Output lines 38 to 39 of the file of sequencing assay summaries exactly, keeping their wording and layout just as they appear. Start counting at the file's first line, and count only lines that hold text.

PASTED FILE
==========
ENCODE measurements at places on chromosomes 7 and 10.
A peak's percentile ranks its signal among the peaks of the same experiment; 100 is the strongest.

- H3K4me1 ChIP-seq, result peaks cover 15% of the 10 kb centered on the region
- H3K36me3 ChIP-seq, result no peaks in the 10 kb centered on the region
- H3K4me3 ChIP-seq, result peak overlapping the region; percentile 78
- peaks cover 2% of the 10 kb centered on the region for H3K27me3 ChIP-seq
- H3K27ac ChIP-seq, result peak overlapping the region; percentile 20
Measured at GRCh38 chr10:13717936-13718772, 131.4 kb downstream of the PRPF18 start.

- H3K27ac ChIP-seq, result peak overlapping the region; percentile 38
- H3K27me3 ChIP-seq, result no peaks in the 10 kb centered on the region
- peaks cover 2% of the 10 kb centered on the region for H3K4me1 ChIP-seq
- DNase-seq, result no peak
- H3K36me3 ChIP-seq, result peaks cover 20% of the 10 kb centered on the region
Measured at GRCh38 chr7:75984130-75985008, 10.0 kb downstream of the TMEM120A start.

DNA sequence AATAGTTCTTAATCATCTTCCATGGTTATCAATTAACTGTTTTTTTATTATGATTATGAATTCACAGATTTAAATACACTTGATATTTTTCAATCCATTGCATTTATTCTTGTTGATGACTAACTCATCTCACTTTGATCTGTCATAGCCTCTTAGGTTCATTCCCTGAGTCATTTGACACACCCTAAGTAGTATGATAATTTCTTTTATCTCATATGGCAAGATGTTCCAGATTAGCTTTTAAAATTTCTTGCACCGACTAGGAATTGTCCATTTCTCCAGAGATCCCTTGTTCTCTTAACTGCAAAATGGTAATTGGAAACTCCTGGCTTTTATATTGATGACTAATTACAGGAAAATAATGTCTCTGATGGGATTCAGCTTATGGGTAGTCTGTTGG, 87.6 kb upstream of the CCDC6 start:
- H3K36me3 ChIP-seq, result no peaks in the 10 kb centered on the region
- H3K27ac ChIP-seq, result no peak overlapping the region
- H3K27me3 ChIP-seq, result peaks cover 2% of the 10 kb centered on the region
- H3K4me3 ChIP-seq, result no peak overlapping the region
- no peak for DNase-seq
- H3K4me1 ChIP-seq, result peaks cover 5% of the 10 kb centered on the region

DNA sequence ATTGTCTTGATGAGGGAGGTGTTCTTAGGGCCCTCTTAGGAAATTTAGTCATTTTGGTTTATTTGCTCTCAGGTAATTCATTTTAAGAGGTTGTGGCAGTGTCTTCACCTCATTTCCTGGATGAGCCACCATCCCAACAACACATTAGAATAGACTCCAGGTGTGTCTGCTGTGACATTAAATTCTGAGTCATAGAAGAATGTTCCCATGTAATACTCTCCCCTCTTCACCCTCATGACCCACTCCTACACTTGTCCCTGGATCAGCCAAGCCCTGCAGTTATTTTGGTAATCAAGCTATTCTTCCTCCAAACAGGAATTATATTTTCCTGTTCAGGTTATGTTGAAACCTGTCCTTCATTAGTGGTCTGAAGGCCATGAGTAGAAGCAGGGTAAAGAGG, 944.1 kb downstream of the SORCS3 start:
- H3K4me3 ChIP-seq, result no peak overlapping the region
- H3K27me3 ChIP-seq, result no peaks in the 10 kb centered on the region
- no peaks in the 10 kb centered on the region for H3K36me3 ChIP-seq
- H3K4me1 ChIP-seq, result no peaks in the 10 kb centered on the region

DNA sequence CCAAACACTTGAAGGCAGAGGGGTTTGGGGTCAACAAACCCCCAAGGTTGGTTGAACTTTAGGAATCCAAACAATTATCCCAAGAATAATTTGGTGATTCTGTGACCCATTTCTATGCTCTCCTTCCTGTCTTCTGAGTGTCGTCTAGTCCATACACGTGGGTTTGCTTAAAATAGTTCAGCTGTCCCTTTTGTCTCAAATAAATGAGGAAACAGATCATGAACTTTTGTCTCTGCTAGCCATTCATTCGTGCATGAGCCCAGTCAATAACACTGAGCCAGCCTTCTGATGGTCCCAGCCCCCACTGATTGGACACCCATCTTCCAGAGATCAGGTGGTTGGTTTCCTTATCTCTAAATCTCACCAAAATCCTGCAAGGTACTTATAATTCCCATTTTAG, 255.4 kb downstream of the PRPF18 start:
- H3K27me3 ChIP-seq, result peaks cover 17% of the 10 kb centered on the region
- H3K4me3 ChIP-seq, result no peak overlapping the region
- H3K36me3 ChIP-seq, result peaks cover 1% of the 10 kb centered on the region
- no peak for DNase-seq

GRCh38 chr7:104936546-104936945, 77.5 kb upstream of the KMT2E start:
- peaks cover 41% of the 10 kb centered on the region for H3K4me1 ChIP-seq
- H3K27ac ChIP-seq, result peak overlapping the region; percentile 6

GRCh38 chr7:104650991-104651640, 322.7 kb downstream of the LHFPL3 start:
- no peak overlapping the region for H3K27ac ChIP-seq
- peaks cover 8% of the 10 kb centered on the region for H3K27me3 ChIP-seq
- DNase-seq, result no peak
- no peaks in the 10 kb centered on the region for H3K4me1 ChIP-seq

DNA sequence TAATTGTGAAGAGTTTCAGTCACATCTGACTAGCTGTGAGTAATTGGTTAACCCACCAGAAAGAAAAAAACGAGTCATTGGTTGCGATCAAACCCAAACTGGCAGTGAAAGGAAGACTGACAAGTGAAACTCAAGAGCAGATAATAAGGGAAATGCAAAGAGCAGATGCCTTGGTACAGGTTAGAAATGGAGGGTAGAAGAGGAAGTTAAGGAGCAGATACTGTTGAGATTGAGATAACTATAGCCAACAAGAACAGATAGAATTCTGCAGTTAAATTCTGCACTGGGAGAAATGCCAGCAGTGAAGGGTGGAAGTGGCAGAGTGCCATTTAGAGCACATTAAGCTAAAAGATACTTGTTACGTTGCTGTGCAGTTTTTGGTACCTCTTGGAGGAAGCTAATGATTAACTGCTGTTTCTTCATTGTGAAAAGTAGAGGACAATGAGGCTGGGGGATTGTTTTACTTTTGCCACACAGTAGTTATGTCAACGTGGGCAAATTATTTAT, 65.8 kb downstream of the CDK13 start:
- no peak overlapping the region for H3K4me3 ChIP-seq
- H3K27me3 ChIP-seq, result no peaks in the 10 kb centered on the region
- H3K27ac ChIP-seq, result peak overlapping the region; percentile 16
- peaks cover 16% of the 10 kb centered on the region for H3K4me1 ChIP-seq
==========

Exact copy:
- DNase-seq, result no peak
- no peaks in the 10 kb centered on the region for H3K4me1 ChIP-seq